SMS and Civil Unrest

SMS and Civil Unrest

Innocent Chiluwa (Covenant University OTA, Nigeria)
DOI: 10.4018/978-1-5225-7598-6.ch081

Abstract

This chapter examines the roles of text messaging in organizing and mobilizing protests and social unrest. It gives a general overview of the various forms of protest behaviors, showing how and why social media and ICTs have enhanced protest planning and implementation by activists around the world. The chapter reviews current knowledge in research literature and describes and gives examples of types of responses to ICT communication networks by national governments during crises. It concludes with a hope that ICT-based initiatives and movements can achieve impactful social change despite skepticism among scholars on the contrary.
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Introduction

According to Epstein (e.d.) (2015), “the whole world is texting…” in virtually all communication contexts of human endeavor. And studies show that a high number of telecommunication users rely on the Short Message Service (SMS) or texting via Smartphone to send and receive messages on different topics related to the society (Ahn, 2011); politics (Shirky, 2011); education (Aziz et al, 2013); business (Torres & Conaway, 2014); and religion (Bell, 2006; Campbell, 2005; 2006a; Chiluwa & Uba, 2015), among others. According to Pew Research Center, over 6 billion messages are sent everyday in the United States (Forester.com) and about 8.3 trillion text messages were sent globally in 2015 alone, which is almost 23 billion messages per day or almost 16 million messages per minute (Portio Research). On the average, 8 trillion text messages are sent every year world-wide (Bloomberg). With this amazing prevalence of texting in our daily living, it is clear that SMS plays a significant role in influencing behavior, which includes initiating; implementing and championing civil unrests (see Chiluwa, 2016), which unfortunately have become part of our everyday experience.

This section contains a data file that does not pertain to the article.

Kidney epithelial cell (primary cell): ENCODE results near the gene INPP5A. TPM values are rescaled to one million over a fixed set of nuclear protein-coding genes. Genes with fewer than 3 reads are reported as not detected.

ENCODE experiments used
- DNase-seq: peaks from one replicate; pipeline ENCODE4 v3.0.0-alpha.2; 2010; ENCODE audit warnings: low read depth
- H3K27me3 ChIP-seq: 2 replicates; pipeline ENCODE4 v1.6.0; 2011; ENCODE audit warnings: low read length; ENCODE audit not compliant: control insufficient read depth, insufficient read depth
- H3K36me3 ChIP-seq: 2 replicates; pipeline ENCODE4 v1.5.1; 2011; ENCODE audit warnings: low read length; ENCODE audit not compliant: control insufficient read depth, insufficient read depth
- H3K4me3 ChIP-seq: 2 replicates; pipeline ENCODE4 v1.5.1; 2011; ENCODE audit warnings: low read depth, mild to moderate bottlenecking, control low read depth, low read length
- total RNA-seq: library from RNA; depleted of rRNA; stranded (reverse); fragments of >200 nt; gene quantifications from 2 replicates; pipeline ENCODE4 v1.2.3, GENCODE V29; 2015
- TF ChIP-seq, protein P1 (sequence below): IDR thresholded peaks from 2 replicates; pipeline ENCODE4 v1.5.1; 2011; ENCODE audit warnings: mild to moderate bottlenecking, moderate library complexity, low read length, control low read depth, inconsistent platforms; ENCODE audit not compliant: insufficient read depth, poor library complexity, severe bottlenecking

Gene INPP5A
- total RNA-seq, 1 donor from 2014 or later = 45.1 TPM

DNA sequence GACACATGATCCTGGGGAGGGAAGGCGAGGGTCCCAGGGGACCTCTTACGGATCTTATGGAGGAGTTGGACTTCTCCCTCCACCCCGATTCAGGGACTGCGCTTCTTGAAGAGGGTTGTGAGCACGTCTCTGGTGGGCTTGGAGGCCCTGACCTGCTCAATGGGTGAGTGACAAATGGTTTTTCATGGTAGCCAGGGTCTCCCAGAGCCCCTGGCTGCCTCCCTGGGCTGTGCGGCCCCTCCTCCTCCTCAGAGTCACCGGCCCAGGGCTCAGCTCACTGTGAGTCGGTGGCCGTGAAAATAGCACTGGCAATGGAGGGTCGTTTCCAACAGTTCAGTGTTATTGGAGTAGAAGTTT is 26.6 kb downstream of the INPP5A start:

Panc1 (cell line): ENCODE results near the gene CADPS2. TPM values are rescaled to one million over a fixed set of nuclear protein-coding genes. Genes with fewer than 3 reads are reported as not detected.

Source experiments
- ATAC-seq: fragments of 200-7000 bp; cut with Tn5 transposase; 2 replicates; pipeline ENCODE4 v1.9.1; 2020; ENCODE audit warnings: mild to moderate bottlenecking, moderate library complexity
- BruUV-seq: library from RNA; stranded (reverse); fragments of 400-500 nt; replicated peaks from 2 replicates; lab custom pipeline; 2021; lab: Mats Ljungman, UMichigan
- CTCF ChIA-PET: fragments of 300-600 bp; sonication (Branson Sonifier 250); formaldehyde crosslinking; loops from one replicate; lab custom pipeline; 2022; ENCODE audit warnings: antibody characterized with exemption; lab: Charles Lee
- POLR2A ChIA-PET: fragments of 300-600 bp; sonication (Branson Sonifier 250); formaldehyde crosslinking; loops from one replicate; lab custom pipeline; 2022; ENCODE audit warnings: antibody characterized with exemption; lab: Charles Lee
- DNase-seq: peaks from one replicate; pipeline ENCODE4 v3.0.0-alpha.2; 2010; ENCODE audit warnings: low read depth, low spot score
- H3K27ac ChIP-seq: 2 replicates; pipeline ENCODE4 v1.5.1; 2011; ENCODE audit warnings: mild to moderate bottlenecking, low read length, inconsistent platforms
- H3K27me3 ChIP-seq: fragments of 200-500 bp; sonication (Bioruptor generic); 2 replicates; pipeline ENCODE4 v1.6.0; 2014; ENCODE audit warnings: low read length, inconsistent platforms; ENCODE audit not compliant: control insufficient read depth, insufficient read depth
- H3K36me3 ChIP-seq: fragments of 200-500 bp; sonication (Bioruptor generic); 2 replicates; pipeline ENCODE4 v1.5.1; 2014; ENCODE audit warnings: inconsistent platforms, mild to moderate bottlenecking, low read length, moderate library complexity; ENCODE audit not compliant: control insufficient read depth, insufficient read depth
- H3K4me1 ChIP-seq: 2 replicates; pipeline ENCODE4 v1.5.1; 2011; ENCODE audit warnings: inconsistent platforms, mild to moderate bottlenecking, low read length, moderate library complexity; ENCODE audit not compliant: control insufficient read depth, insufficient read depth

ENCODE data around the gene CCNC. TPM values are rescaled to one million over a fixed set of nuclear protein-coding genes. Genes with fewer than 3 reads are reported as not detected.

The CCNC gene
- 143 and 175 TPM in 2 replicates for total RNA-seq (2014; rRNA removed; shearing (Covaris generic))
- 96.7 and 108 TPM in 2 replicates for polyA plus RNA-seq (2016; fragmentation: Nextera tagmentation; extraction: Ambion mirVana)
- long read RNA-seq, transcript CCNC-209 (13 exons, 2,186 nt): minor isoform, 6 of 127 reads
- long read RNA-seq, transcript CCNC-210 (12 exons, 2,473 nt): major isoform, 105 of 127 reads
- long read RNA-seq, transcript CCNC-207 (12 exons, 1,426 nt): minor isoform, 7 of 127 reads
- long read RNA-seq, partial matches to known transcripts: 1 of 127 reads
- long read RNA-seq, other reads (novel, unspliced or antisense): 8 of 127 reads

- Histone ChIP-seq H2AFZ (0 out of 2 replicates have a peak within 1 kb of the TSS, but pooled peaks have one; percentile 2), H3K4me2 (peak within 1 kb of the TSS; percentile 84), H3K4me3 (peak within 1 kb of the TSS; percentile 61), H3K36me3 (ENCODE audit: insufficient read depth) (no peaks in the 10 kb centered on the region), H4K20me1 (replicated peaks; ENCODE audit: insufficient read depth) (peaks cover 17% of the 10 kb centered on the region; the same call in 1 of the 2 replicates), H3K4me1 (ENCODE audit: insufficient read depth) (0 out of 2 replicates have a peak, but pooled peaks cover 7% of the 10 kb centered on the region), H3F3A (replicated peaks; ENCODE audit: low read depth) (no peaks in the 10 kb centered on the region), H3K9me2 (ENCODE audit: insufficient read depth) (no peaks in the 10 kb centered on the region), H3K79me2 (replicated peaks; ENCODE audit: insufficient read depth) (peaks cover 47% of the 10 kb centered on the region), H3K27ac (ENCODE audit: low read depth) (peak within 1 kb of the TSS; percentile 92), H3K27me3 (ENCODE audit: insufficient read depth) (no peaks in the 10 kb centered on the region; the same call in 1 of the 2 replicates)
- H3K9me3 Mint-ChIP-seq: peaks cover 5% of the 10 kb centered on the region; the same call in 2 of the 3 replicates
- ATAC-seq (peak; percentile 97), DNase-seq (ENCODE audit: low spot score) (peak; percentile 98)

This entry is an updated version of my previous paper published in the Encyclopedia of Mobile Phone Behavior, (vol.2) entitled “Text messaging in social protests,” published by IGI Global (pages 1024-1031, 2015), edited by Zheng Yan. The current version contains new information on texting behaviors of protesters at different socio-cultural and economic contexts. Hence, the literature section has been expanded to include latest research findings.

“Civil unrest” in the current study is broadly used to include all forms of civil disorder, especially those associated with or organized by social groups, trade unions, civil rights groups, occupy movements, or university students. This will include mass protests (violent or “peaceful”); social or political unrests, street demonstrations; sit-ins and occupy protests, or industrial actions and strikes. In “text messaging in social protests,” (2015), I highlighted the fact that protest behaviors vary depending on the social and political contexts, as well the motives and the degree of participation. Hence, there is a peaceful protest that involves mass protesters in a protest march. In this case, protesters generally carry placards with protest messages. Protesters also sometimes wear T-shirts with protest messages inscribed on them (see Chiluwa & Ajiboye, 2016). Sometimes, some peaceful protests have turned violent, when protesters began to engage security agents in direct confrontations through open fights and other criminal activities such as vandalism of public property, looting and raping. In this case what started as “peace” protests and rallies have ended up resulting in loss of lives and property. In most cases, security agents have had to resort to the use of tear gas or water canon to disperse protesters. An example was the Ferguson unrest that involved peaceful protests and riots that began a day after the shooting of a black American teenager (Michael Brown) by a white police officer Darren Wilson on August 9, 2014 in Ferguson, Missouri. The riots led to the imposition of curfews in the area and the deployment of the riot squad to maintain order. The protests continued until November 24, 2014 after a grand jury did not indict police officer Wilson.

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